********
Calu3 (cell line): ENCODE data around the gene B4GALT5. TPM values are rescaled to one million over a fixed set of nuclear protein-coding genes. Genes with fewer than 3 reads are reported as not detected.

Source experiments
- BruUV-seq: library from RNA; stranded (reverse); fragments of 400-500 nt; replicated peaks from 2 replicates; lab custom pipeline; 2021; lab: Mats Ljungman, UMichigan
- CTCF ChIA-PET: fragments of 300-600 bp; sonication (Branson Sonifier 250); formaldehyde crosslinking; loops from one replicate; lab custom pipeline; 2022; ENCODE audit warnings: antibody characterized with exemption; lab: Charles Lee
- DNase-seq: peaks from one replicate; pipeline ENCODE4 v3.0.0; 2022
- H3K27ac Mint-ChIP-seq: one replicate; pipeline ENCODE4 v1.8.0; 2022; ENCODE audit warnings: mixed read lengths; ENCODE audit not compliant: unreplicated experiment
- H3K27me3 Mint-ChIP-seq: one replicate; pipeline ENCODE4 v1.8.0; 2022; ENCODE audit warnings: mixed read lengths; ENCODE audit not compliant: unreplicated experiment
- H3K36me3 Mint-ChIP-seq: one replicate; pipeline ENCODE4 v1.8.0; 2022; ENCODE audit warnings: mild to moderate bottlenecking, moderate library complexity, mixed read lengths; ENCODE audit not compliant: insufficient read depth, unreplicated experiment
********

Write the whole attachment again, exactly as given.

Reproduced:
Calu3 (cell line): ENCODE data around the gene B4GALT5. TPM values are rescaled to one million over a fixed set of nuclear protein-coding genes. Genes with fewer than 3 reads are reported as not detected.

Source experiments
- BruUV-seq: library from RNA; stranded (reverse); fragments of 400-500 nt; replicated peaks from 2 replicates; lab custom pipeline; 2021; lab: Mats Ljungman, UMichigan
- CTCF ChIA-PET: fragments of 300-600 bp; sonication (Branson Sonifier 250); formaldehyde crosslinking; loops from one replicate; lab custom pipeline; 2022; ENCODE audit warnings: antibody characterized with exemption; lab: Charles Lee
- DNase-seq: peaks from one replicate; pipeline ENCODE4 v3.0.0; 2022
- H3K27ac Mint-ChIP-seq: one replicate; pipeline ENCODE4 v1.8.0; 2022; ENCODE audit warnings: mixed read lengths; ENCODE audit not compliant: unreplicated experiment
- H3K27me3 Mint-ChIP-seq: one replicate; pipeline ENCODE4 v1.8.0; 2022; ENCODE audit warnings: mixed read lengths; ENCODE audit not compliant: unreplicated experiment
- H3K36me3 Mint-ChIP-seq: one replicate; pipeline ENCODE4 v1.8.0; 2022; ENCODE audit warnings: mild to moderate bottlenecking, moderate library complexity, mixed read lengths; ENCODE audit not compliant: insufficient read depth, unreplicated experiment